News / Africa

Guinea Military Leader Meets with Regional Mediator

Captain Moussa Dadis Camara is discussing with Burkinabe President a power-sharing agreement proposed by the Economic Community of West African States

Guinea's wounded military leader is meeting with the regional mediator working to end the country's political crisis. 

Captain Moussa Dadis Camara met again with Burkinabe President Blaise Compaore to discuss a power-sharing agreement proposed by the Economic Community of West African States.

Guinea's military ruler was joined in the Burkinabe capital by several members of his ruling council, including the country's acting-leader, Defense Minister Sekouba Konate.

Captain Camara arrived in Ouagadougou late Tuesday after more than one month in a Moroccan military hospital recovering from being shot by the former chief of the presidential guard.

Burkinabe officials say Captain Camara is lucid, but weak.  He was helped from his aircraft by aids who walked slowly, supporting both of his arms.

A statement from the Burkinabe foreign ministry says "considering the evolving state of his health," Captain Camara will "continue his convalescence" in Ouagadougou.  It is not yet known how long he will stay or if he intends to return to Guinea.

The United States and France both say they believe a transitional government is more likely to succeed if Captain Camara does not return to Conakry.

President Compaore must not appear to be taking sides, but sources in the Burkinabe presidency say he is speaking with Captain Camara about the best way forward and how his return might set back the process.

After meeting with Captain Camara in Morocco last week, acting leader Konate said the military wants its political opponents to choose a new prime minister.

Ruling council spokesman Idrissa Cherif says the military government has made clear its commitment to a transitional authority and new elections.

Cherif says the military is determined to restore peace to Guinea and rebuild the nation.  But he says must have the cooperation of political opponents to achieve these objectives.  Cherif says the process underway now will lead to political parties naming a new prime minister.

The opposition coalition of political parties, civil society groups, and trade unions is discussing the military's offer to choose a new prime minister.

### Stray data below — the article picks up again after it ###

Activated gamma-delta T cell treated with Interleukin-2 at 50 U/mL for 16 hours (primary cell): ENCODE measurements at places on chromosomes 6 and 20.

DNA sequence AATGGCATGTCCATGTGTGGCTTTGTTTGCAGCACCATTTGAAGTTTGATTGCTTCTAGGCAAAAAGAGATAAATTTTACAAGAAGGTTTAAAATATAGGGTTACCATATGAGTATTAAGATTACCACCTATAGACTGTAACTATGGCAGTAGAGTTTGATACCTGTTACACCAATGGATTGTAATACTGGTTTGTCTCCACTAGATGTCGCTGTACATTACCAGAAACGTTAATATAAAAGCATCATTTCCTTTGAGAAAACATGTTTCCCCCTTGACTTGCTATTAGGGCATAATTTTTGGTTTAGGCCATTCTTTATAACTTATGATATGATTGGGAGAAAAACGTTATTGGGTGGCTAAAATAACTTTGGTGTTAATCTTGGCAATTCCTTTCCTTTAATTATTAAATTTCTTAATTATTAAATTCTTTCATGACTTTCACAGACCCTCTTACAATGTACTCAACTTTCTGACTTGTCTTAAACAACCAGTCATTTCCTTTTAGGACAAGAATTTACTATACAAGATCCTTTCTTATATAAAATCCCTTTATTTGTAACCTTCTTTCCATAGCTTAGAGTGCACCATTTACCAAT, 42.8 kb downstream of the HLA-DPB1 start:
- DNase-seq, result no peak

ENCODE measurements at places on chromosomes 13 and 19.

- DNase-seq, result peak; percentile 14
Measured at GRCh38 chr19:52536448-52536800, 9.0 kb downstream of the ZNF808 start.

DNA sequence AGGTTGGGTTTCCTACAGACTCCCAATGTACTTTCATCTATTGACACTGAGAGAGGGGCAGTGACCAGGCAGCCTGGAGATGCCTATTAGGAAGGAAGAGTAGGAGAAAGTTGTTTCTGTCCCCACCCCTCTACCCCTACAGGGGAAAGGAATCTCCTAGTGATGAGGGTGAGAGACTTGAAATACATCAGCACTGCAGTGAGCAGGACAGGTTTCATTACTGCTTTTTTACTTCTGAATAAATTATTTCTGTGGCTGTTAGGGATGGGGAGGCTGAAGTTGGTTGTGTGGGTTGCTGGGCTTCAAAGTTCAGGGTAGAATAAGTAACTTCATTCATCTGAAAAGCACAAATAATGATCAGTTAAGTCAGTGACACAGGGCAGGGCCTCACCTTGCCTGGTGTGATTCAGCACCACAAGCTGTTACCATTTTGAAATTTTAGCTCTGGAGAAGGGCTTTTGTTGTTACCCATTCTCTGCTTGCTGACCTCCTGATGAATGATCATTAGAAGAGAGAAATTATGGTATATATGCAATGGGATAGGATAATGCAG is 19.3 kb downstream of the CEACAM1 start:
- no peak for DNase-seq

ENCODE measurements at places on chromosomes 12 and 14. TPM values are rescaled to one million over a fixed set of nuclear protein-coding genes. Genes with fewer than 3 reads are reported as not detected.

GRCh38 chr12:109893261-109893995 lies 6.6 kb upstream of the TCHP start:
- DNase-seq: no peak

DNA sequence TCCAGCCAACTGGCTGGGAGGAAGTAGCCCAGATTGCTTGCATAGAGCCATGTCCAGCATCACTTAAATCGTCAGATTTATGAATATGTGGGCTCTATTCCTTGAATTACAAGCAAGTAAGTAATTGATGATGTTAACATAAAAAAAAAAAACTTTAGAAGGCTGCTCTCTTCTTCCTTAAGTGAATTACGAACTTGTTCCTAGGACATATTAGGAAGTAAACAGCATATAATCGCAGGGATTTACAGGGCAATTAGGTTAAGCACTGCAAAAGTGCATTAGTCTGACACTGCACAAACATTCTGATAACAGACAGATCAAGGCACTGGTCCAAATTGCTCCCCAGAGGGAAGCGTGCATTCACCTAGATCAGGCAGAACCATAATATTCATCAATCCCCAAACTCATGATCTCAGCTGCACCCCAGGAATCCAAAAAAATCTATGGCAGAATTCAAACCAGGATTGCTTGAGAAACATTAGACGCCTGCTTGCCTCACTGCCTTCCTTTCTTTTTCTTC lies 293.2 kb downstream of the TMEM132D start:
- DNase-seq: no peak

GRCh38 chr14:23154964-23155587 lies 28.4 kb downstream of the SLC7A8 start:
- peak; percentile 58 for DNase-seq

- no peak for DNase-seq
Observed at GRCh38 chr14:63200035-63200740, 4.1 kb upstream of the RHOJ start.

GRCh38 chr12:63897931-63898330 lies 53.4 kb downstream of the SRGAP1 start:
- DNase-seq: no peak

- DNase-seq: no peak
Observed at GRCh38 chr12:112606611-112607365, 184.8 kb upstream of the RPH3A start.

Hadja Rabiatou Sera Diallo, the secretary-general of the National Confederation of Guinean Workers, says the opposition coalition must move quickly to name a new prime minister.  She says Moroccan leaders were embarrassed by the presence of Captain Camara in Rabat so they sent him to Ouagadougou.  Diallo says she is not against Captain Camara, because he is Guinean, but she says the opposition must work to get Guinea out of this crisis.

Political leaders want the military government and President Compaore to make clear the powers of a new prime minister and the length of a transitional government.  They say the goal is not simply naming a civilian prime minister, but beginning a process that will lead to legitimate elections.

Captain Camara took power in a coup 13 months ago promising that no one in his ruling council would stand for election. But he eventually made clear his intention to run for president, sparking a September protest in which at least 157 demonstrators were killed and dozens of women raped at Conakry's main sports stadium.

A U.N. inquiry into that violence says there are "sufficient grounds for presuming direct criminal responsibility" by Captain Camara and other members of the ruling council for what it calls systematic and organized killing.   

You May Like

US Imposes Sanctions on Alleged Honduran Drug Gang

Treasury department alleges Los Valles group is responsible for smuggling tens of thousands of kilograms of cocaine into US each month More

At 91, Marvel Creator Stan Lee Continues to Expand his Universe

Company's chief emeritus hopes to interest new generation of children in superheroes of all shapes and sizes by publishing content across multiple media platforms More

Photogallery New Drug Protects Against Virus in Ebola Family

Study by researchers at University of Texas Medical Branch, Tekmira Pharmaceuticals is first looking at drug's effectiveness after onset of symptoms More

This forum has been closed.
Comments
     
There are no comments in this forum. Be first and add one